Oh I doubt that. Minors are tried in closed courts. This kid was apparently being tried as an adult in an open court. His picture was in the paper - which I am not sure would have occurred if he was considered a minor for the purposes of this trial. And it makes no sense whatsoever to refuse to disclose the details of the kid's mental illness after the subject was brought up in open court - especially if that mental illness was the basis for the leniency shown by the judge.

  4. Your alien overlord - fear me
    Flame

    Surely the real criminals here are the stupid DNS server owners who coudn't be arsed to make sure their servers couldn't parcipitate in a DDoS.

    Having worked for a (wannabe 'player') ISP who ran the DNS servers on Linux cause everyone else did it but had no firewall or anything and wondered why FTP servers kept being installed on them remotely...duh !!!

    1. Anonymous Coward
      Anonymous Coward

      Obviously know your stuff

      Want a job Mr Overlord?

    2. Vic

      Surely the real criminals here are the stupid DNS server owners who coudn't be arsed to make sure their servers couldn't parcipitate in a DDoS.

      Given the rest of your comment, it appears you don't know how a DNS amplification attack works. You might like to look that up before calling someone else "stupid". For at least one class of service provider, it's near-impossible[1] to avoid being part of that DDoS.

      Vic.

      [1] Some clever filtering/rate-limiting can help, but that tends to be after-the-fact.

      1. SImon Hobson Silver badge

        > Given the rest of your comment, it appears you don't know how a DNS amplification attack works.

        Have an upvote for that.

        And IIRC (could be wrong, might have been another reflection/amplification attack I'm thinking of), at the time BIND was only just getting rate-limiting as a feature - I think it was there but hadn't filtered through to all the distro-specific packages yet. If the package you are using doesn't have rate limiting, then that does make such attacks hard to mitigate.

  5. Mark 85 Silver badge

    Interesting sentence... for the "biggest DDOS attack"...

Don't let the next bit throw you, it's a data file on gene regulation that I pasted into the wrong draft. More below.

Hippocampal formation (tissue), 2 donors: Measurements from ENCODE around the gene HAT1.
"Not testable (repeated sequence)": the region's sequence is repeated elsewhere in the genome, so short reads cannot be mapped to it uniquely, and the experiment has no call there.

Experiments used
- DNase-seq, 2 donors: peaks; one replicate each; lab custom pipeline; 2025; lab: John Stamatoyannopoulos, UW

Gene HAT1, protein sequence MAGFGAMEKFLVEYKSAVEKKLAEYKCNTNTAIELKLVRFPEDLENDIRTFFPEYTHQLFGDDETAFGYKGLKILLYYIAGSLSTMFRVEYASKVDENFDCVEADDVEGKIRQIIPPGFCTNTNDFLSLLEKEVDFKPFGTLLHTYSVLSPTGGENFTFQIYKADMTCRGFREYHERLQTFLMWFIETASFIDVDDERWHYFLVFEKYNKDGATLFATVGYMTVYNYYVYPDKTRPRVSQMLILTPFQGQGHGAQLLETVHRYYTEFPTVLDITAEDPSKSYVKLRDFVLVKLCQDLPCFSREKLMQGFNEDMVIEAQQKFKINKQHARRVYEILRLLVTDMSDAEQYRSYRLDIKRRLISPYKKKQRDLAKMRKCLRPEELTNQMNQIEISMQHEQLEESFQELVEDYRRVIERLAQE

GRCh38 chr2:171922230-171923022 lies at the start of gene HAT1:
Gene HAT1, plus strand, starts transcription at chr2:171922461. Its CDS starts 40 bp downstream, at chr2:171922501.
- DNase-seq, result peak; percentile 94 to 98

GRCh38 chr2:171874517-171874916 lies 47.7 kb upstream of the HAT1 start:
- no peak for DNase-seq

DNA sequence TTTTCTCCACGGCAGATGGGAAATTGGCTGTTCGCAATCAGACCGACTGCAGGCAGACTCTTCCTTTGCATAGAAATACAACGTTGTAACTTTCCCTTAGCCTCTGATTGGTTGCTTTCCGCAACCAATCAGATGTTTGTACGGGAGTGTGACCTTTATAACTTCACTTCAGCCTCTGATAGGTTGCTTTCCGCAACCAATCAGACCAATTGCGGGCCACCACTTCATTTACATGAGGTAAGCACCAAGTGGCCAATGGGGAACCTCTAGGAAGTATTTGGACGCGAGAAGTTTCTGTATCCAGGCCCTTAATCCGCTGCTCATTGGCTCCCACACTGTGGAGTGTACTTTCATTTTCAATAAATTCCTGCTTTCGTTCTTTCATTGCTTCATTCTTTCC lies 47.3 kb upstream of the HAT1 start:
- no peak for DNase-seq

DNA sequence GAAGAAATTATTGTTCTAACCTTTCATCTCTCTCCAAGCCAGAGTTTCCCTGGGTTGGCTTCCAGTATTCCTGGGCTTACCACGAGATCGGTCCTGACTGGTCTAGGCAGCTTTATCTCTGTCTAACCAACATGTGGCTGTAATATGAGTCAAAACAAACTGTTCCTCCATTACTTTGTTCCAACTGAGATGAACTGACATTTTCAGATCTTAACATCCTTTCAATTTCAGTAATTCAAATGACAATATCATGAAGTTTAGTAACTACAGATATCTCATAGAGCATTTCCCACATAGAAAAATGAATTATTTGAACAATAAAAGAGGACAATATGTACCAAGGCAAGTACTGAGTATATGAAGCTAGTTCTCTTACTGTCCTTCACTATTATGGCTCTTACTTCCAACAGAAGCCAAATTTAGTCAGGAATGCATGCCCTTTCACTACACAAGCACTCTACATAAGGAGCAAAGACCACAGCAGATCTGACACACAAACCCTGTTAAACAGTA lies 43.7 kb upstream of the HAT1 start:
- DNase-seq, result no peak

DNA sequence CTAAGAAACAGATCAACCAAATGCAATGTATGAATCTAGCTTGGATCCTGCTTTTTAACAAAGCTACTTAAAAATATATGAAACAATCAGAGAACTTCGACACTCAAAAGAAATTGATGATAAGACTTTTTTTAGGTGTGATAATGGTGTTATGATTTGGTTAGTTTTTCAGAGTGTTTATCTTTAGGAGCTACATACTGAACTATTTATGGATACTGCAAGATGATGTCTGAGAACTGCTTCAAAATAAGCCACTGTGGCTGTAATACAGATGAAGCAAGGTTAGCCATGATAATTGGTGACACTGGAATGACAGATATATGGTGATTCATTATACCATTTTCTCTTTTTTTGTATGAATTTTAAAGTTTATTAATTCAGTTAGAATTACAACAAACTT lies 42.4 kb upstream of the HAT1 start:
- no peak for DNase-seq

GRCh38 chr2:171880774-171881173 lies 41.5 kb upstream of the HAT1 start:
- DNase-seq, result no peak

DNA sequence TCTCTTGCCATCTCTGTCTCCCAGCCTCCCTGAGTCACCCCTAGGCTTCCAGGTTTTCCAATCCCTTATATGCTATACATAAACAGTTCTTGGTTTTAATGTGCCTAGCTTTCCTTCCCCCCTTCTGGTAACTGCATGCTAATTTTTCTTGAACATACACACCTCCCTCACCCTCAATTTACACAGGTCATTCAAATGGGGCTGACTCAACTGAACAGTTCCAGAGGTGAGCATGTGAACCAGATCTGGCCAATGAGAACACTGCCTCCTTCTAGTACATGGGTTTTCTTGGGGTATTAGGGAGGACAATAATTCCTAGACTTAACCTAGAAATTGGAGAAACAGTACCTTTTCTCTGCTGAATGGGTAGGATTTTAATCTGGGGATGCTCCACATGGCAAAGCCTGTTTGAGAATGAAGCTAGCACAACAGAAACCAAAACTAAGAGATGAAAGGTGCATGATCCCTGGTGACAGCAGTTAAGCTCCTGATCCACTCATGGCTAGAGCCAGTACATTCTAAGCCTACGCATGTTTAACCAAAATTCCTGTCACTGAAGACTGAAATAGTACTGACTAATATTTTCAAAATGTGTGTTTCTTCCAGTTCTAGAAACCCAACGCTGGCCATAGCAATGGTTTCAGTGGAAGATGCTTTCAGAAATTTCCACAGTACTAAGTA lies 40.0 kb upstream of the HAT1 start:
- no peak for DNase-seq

240 days of "unpaid" work.. but it doesn't say for whom. No cell time.. and not fine. He pocketed a nice chunk of change which he got to keep (and probably to pay the lawyers). Is it something in water or is that judges just don't really understand the costs* of these attack?

    *Costs such as employees trying to work around and subvert the attack, LEA time, the stress for any IT types who were called in because the "network" is having issues. This type attack affected more than just Spamhaus.

    1. Synonymous Howard

      Re: Interesting sentence... for the "biggest DDOS attack"...

      I would hope that any money left over would be taken off him under the proceeds of crime act.

  6. Will Godfrey Silver badge
    Unhappy

    Unbelieveable

    As far as I can see none of that laundry list fits into any recognised mental illness pattern, and it certainly doesn't as a whole.

    Looks to me like an old-fashioned psychopath. I shudder to think what he'll get up to when he thinks nobody is watching any more.

    1. PleebSmash

      Re: Unbelieveable

      "none of that laundry list fits into any recognised mental illness pattern"

      "Looks to me like an old-fashioned psychopath"

      https://en.wikipedia.org/wiki/Psychopathy_Checklist

      https://en.wikipedia.org/wiki/Antisocial_personality_disorder

      https://en.wikipedia.org/wiki/Psychopathic_Personality_Inventory

      https://en.wikipedia.org/wiki/Psychopathy

      Although no psychiatric or psychological organization has sanctioned a diagnosis titled "psychopathy", assessments of psychopathic characteristics are widely used in criminal justice settings in some nations, and may have important consequences for individuals.

    2. Alan Brown Silver badge

      Re: Unbelieveable

      "I shudder to think what he'll get up to"

      You could start by looking at https://en.wikipedia.org/wiki/Ehud_Tenenbaum - and bear in mind that there's a lot that's not on that page.

      Malicious Skiddies don't do well in secretive govt organisations. Mossad found that out when they recruited young Ehud (who was a shedload more talented than some twat using a reflection attack, but was the kind of person who would find the vulnerability and develop tools for click and drool skiddies to launch 'em)

      There's been a steady stream of young criminals convicted of (d)DoS attacks over the years and the general trend is for them to keep offending once released. At least one ended up in USA federal prison virtually indefinitely after attempting to murder the FBI agent investigating his cyber attacks.

  7. Anonymous Coward
    Anonymous Coward

    I'm sure his parents are upper middle class. I'm sure he himself has the "right" accent. If he had come from some "lower" section of the community I'm sure he would have been destroyed.

    1. Anonymous Coward
      Anonymous Coward

      I know the type

      Probably love preaching to others about personal responsibility but the second junior gets in trouble its time to talk to the judge who just happens to be a fellow country club member.

      1. Anonymous Coward
        Anonymous Coward

        Re: I know the type

        Sorry Gentlemen's club in the UK

        1. Ben Tasker Silver badge